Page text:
Article 2: Block Exemption

There is a block exemption of the applicability of Article 101(1) TFEU on the technology transfer agreements. According to Article 2(3) of the regulation, the exemption is also put on the purchase of the licenses and distribution and the know-how of the licenses.

Many technology transfer agreements do not infringe Article 101(1)

The above exemption is provided because most of the technology transfer agreements do not infringe Article 101(1). The agreements, in fact, create a competitive regime in the market, as the technology cannot be duplicated and the participants will work towards creating another or better technology in order to be competitive in the market. So, in a way, it promotes competition in the market.

If it is not forbidden, it is permitted

According to the regulation, whatever is not forbidden under the act, will be permitted. The transfer which has not been mentioned to be expressly forbidden will be allowed under the act because they have attempted at creating regulations against all illegal arrangements in the market.

The exempted agreement must be bilateral

The agreements which are exempted from the applicability of the article are required to bilateral. Bilateral agreements refer to those agreements which are agreed by both the foreign parties to the agreement.

Duration

The exemption is valid only until the agreement is licensed by the contracting parties. The rights to the property must not be expired. As long as the license is valid, the exemption will also be considered valid.

Article 3: The Market Share Cap

The market share cap is a restriction under competing undertakings, the exception will be provided up to 20% only. Moreover, where the undertakings are not under competing undertakings, the exception will be provided up to 30% only.

Horizontal agreements

Horizontal agreements are arrangements between competitors in the market in order to maintain healthy relations among competitors. These agreements generally contain information related to prices and the markets. These can be negative for the market as they hamper the actual competition. Therefore, they are prohibited under Competition Law. Horizontal agreements are applicable in all the markets. Let us look at the technology markets and product market agreements.

Technology markets

The technology market contains the intellectual property of the creators and designers. In technology markets, horizontal agreements are allowed only till 20 percent among competitors and 30 percent with undertakings that are not competitors. This restriction is applied by Article 3 of the technology transfer agreement, discussed above.

Product markets

Product markets may also have intellectual property, but they are different from the technology market because it contains technically transferable property. The risk from the technology market is way higher than the product markets.

Vertical agreements

The agreements which happen between two stages of the production. For example, a retailer may have an agreement with a wholesaler in order to fix prices and markets in the next stage of distribution. These are also prohibited under Competition Law because Price Fixing is a facet of the Cartel system, which is prohibited, strictly.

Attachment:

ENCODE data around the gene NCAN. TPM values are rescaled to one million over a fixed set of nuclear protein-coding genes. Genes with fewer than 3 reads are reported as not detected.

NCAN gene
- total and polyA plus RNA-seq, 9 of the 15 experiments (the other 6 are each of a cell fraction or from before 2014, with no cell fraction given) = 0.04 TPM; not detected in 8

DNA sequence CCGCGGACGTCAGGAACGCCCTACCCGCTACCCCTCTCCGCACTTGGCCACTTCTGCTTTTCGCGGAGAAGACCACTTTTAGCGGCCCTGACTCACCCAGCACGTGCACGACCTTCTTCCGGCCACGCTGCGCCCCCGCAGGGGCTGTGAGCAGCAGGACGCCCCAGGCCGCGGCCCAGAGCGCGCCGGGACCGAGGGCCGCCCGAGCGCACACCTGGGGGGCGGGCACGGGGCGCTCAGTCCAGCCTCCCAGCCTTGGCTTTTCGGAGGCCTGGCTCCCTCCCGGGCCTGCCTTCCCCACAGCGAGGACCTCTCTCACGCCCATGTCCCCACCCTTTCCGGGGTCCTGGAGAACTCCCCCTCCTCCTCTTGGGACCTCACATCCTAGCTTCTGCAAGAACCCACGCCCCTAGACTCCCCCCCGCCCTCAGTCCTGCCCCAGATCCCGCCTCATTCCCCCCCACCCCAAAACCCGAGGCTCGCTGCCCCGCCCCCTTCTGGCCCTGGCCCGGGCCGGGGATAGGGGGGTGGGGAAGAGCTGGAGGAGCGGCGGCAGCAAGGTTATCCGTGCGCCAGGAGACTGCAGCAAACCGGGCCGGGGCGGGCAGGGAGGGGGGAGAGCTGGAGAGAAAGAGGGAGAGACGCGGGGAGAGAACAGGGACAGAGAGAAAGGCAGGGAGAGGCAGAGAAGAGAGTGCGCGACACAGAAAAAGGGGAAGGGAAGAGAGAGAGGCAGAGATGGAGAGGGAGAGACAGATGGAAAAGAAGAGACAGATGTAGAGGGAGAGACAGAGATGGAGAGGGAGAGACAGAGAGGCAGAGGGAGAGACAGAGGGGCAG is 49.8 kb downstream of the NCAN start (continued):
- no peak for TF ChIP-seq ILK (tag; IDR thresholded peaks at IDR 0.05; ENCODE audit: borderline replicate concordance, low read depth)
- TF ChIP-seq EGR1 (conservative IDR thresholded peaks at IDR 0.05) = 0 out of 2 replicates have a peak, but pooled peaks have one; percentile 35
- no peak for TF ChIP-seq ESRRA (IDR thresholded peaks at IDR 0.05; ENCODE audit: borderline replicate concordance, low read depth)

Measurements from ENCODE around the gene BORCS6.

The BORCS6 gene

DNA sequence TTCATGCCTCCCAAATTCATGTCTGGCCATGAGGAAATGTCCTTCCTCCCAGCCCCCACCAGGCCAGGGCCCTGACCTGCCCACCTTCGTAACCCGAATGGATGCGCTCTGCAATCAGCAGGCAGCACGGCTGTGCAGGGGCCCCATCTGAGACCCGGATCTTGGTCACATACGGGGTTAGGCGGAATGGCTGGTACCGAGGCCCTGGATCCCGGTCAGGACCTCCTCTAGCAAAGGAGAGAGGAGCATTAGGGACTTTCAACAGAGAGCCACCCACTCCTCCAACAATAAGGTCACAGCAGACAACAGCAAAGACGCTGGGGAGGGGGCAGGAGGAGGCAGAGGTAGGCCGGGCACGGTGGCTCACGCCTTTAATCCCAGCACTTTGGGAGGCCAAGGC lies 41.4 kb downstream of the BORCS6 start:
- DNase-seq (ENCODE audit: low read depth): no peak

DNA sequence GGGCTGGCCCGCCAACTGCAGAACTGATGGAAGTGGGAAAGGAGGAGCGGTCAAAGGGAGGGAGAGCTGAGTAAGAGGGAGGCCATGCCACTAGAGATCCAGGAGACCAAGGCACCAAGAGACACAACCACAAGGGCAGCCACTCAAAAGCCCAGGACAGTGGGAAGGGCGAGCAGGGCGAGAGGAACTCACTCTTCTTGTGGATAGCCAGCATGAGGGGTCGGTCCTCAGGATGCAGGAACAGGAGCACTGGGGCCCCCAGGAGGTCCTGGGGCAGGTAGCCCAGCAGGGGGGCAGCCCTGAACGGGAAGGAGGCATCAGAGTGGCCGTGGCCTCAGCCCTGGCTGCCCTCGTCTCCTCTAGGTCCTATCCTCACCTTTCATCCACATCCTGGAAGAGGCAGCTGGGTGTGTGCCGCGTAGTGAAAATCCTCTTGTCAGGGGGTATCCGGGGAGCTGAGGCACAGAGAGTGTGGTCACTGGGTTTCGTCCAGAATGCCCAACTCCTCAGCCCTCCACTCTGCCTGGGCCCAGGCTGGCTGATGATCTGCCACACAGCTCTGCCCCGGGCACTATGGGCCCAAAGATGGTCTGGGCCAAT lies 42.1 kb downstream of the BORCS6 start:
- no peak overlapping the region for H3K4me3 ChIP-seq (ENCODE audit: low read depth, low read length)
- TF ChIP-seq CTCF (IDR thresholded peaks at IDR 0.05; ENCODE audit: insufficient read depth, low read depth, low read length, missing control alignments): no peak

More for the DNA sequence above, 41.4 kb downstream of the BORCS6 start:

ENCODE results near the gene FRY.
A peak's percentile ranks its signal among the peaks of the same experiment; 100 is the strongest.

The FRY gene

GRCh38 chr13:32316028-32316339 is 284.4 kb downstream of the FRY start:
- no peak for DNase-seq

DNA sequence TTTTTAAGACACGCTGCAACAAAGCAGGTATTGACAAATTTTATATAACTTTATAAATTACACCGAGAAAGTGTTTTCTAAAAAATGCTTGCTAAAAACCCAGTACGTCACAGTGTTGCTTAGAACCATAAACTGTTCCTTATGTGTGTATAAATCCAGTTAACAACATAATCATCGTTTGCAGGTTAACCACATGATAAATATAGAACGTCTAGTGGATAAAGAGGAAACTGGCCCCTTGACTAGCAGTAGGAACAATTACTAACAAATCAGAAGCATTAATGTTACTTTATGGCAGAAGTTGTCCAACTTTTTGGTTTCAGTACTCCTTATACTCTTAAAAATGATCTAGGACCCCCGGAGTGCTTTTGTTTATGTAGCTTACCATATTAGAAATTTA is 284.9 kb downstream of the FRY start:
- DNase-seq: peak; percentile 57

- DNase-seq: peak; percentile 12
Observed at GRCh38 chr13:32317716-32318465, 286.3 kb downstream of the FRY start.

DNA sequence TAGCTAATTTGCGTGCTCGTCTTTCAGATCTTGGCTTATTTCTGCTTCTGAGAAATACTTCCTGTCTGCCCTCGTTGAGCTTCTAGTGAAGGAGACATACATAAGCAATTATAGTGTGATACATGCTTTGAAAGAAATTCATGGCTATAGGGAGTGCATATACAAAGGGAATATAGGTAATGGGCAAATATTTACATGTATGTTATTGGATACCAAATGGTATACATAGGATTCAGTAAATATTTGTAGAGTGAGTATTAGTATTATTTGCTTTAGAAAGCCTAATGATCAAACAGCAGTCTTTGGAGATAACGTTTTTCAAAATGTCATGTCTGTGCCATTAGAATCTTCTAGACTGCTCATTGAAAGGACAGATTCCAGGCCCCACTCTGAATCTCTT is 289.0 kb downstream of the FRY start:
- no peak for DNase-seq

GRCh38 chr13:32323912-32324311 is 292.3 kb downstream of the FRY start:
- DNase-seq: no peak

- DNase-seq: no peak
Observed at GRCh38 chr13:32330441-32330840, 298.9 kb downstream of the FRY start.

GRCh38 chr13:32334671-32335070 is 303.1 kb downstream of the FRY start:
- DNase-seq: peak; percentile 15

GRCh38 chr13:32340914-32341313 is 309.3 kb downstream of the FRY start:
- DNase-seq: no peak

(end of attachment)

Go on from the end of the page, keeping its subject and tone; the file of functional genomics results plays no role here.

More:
Technology markets

Vertical agreements are prohibited under the technological market. The calculation is exactly the same as the horizontal agreements, except the difference of level in the distribution chain.

Product markets

Vertical agreements are also prohibited in the product markets because of the products which may be sold at a price pre-fixed, which may be a hindrance in creating a perfectly competitive market.

Examples

For example, there has been a transfer in a property which is software. The property has been transferred down in the chain of distribution. There is one more transfer which has been done among the market. The transfers also have agreements related to price-fixing and market distribution. The first situation is a vertical agreement and the second situation is a horizontal agreement. Both the agreements are invalid under competition law because they have consented to things which are prohibited under cartel laws 

Article 4: Hard-core restrictions

Hard-core restriction, according to Article 4 is applicable to competing and non-competing undertakings in a market. Let us have a look at the provisions, step by step.

Agreements between competing undertakings: horizontal agreements

The exception from article 2 will not apply to the undertakings which are under agreements which have any of the following:

Prices

First provision states that there must not be any restriction on the ability to ascertain prices by any agreement. Such agreements will lead to the removal of the exception provided in Article 2.

Output

There must be no restrictions as to the output except on the contract only on one of the licenses where the license has been applied in a reciprocal agreement. The output must not be restricted except for the application of these rules.

The allocation of markets and customers

There is an obligation on the licensee to protect the property and not share or transfer the property to anybody. The allocation of market share and customers is prohibited except certain circumstances such as those mentioned in Article 3.

Exploitation by the licensee

Exploitation of the property by the licensee will be prosecuted by the licensor which may be fined with heavy compliance fines. The licensee must not transfer or distribute property beyond the agreement.